Fortress America

Basic. Dec. 2017. 256p. notes. index. ISBN 9780465055920. $30; ebk. ISBN 9780465093007. HIST
May (Regents Professor of American Studies and History, Univ. of Minnesota) characterizes the years since World War II as perhaps the most fearful in U.S. history, demonstrating how Cold War-era fears of nuclear weapons attacks and communist subversion became a potent motivating force affecting elections, public policy, social models, and everyday American life. May further suggests this reaction expanded and generalized in the late 1960s and 1970s—the era of antiwar and social justice demonstrations—to include a fear of crime and distrust of specific cities and the people found there, even though crime steadily decreased during the period. An isolated culture of retreat resulted, characterized by an abandoning of public spaces, mass incarceration, walled and gated residential communities, private security companies, and a rise in gun ownership. The author's wide research cites popular contemporary journalism, motion pictures, public opinion polls, political speeches, census data, advertising copy, crime statistics, and countless scholarly monographs.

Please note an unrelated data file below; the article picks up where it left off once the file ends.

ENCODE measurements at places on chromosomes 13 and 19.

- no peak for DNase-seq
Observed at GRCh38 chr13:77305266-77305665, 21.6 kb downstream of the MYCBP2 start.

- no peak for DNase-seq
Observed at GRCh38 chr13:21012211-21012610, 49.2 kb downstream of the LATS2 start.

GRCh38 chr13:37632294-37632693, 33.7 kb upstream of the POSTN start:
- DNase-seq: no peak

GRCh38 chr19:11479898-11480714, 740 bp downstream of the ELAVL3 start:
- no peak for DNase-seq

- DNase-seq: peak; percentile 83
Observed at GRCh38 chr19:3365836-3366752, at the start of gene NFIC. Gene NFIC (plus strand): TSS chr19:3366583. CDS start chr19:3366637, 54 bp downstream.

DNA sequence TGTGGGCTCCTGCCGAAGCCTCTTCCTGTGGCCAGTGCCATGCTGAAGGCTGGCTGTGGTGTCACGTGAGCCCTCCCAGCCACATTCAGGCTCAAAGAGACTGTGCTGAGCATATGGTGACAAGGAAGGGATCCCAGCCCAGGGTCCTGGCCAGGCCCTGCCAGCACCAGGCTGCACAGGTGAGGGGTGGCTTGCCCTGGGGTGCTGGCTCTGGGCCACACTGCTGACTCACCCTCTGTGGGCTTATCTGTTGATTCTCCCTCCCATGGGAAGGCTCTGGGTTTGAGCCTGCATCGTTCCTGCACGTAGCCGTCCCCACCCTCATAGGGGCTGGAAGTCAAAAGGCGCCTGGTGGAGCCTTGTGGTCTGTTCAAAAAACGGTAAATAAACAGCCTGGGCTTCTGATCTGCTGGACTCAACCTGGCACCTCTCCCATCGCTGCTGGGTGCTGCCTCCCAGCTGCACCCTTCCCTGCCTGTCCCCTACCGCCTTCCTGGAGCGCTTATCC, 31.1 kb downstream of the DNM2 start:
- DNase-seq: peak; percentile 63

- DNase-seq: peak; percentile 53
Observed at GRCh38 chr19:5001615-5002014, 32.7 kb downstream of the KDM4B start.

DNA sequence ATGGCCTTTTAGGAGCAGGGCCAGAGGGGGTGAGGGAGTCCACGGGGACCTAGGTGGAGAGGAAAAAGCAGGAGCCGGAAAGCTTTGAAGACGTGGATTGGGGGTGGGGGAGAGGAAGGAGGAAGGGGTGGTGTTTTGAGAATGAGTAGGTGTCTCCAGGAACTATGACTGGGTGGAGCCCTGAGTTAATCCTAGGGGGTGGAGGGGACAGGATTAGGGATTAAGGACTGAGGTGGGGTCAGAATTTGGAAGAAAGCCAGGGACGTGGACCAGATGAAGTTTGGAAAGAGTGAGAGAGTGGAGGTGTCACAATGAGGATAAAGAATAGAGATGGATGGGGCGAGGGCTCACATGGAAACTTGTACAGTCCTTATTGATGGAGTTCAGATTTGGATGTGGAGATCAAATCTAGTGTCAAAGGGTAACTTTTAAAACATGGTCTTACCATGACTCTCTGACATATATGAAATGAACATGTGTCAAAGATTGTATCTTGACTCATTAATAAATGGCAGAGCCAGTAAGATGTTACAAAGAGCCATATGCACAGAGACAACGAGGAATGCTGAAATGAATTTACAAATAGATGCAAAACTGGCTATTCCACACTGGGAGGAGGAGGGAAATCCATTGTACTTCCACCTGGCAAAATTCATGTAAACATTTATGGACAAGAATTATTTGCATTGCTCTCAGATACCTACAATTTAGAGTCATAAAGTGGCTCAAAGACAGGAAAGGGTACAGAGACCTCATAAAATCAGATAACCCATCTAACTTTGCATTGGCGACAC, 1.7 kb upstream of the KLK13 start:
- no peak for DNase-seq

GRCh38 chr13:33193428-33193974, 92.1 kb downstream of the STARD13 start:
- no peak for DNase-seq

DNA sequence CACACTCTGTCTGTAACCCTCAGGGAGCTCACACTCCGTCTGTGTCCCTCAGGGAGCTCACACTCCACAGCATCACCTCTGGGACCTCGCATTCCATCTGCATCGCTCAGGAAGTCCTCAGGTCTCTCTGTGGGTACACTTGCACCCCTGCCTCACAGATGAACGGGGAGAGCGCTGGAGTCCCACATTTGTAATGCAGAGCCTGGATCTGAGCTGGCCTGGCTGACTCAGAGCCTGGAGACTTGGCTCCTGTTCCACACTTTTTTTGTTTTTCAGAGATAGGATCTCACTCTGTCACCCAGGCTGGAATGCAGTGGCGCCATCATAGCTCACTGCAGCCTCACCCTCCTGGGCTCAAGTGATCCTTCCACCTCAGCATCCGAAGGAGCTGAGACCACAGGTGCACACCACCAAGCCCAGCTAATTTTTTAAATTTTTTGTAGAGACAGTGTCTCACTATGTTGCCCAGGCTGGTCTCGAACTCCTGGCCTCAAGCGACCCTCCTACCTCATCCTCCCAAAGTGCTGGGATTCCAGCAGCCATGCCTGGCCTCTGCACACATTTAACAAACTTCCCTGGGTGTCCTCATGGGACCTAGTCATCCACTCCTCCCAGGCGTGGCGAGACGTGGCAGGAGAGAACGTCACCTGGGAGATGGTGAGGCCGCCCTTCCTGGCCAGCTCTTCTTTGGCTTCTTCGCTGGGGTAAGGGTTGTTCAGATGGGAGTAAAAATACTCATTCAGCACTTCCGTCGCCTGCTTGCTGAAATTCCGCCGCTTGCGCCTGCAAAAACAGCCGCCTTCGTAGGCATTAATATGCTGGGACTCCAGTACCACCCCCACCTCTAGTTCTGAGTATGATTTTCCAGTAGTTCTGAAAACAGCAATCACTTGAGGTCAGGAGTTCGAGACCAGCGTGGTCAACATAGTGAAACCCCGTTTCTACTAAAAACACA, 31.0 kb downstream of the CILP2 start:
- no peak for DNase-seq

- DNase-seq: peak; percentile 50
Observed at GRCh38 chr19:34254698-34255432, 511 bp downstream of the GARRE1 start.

VERDICT This thoroughly researched and thoughtfully written social history is recommended to all who seek to understand our divided society.

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